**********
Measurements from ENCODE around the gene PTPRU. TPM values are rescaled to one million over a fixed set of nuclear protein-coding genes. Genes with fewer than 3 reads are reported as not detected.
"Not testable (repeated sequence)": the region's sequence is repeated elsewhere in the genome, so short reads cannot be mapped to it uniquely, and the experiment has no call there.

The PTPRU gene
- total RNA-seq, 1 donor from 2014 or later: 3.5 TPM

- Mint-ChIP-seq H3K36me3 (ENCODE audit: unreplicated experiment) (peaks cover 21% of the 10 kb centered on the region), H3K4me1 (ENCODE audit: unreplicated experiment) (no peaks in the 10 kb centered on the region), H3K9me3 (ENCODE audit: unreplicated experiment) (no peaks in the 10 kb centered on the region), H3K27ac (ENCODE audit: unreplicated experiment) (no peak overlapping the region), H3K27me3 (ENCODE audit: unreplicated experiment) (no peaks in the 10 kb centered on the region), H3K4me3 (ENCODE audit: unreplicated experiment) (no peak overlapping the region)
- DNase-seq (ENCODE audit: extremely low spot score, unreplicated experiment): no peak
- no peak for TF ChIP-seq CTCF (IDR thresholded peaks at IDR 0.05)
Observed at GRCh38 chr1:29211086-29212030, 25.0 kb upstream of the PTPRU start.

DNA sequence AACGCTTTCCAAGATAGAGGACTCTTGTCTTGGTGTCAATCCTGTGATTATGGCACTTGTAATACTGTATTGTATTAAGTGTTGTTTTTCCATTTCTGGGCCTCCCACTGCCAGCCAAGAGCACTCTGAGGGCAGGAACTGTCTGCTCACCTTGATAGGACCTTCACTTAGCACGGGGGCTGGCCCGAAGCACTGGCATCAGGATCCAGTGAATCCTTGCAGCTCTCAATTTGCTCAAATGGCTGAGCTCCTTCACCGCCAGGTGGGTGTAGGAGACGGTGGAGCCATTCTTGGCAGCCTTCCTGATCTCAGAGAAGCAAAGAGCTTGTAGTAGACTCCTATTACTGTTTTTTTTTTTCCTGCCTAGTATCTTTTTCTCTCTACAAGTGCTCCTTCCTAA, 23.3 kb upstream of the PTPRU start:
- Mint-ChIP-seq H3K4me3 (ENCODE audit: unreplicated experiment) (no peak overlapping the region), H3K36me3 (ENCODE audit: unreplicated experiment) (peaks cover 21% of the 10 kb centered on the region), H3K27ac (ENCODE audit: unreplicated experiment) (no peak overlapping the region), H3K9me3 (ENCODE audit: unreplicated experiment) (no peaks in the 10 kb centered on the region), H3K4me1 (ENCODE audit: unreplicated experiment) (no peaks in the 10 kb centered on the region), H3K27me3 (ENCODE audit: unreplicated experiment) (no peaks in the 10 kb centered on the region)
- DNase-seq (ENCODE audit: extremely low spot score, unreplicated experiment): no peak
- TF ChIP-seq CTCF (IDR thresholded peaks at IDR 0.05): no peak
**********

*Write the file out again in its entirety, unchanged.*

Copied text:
Measurements from ENCODE around the gene PTPRU. TPM values are rescaled to one million over a fixed set of nuclear protein-coding genes. Genes with fewer than 3 reads are reported as not detected.
"Not testable (repeated sequence)": the region's sequence is repeated elsewhere in the genome, so short reads cannot be mapped to it uniquely, and the experiment has no call there.

The PTPRU gene
- total RNA-seq, 1 donor from 2014 or later: 3.5 TPM

- Mint-ChIP-seq H3K36me3 (ENCODE audit: unreplicated experiment) (peaks cover 21% of the 10 kb centered on the region), H3K4me1 (ENCODE audit: unreplicated experiment) (no peaks in the 10 kb centered on the region), H3K9me3 (ENCODE audit: unreplicated experiment) (no peaks in the 10 kb centered on the region), H3K27ac (ENCODE audit: unreplicated experiment) (no peak overlapping the region), H3K27me3 (ENCODE audit: unreplicated experiment) (no peaks in the 10 kb centered on the region), H3K4me3 (ENCODE audit: unreplicated experiment) (no peak overlapping the region)
- DNase-seq (ENCODE audit: extremely low spot score, unreplicated experiment): no peak
- no peak for TF ChIP-seq CTCF (IDR thresholded peaks at IDR 0.05)
Observed at GRCh38 chr1:29211086-29212030, 25.0 kb upstream of the PTPRU start.

DNA sequence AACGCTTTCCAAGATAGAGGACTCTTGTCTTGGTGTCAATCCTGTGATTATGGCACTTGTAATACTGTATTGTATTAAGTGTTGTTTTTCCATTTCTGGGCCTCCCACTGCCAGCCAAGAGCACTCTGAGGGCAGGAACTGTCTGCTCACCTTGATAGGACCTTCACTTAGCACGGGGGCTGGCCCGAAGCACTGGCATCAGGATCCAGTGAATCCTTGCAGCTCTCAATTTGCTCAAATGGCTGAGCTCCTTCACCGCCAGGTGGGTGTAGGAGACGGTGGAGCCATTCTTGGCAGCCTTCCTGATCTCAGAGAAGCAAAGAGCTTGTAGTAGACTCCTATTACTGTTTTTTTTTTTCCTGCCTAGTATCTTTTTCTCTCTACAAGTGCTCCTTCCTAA, 23.3 kb upstream of the PTPRU start:
- Mint-ChIP-seq H3K4me3 (ENCODE audit: unreplicated experiment) (no peak overlapping the region), H3K36me3 (ENCODE audit: unreplicated experiment) (peaks cover 21% of the 10 kb centered on the region), H3K27ac (ENCODE audit: unreplicated experiment) (no peak overlapping the region), H3K9me3 (ENCODE audit: unreplicated experiment) (no peaks in the 10 kb centered on the region), H3K4me1 (ENCODE audit: unreplicated experiment) (no peaks in the 10 kb centered on the region), H3K27me3 (ENCODE audit: unreplicated experiment) (no peaks in the 10 kb centered on the region)
- DNase-seq (ENCODE audit: extremely low spot score, unreplicated experiment): no peak
- TF ChIP-seq CTCF (IDR thresholded peaks at IDR 0.05): no peak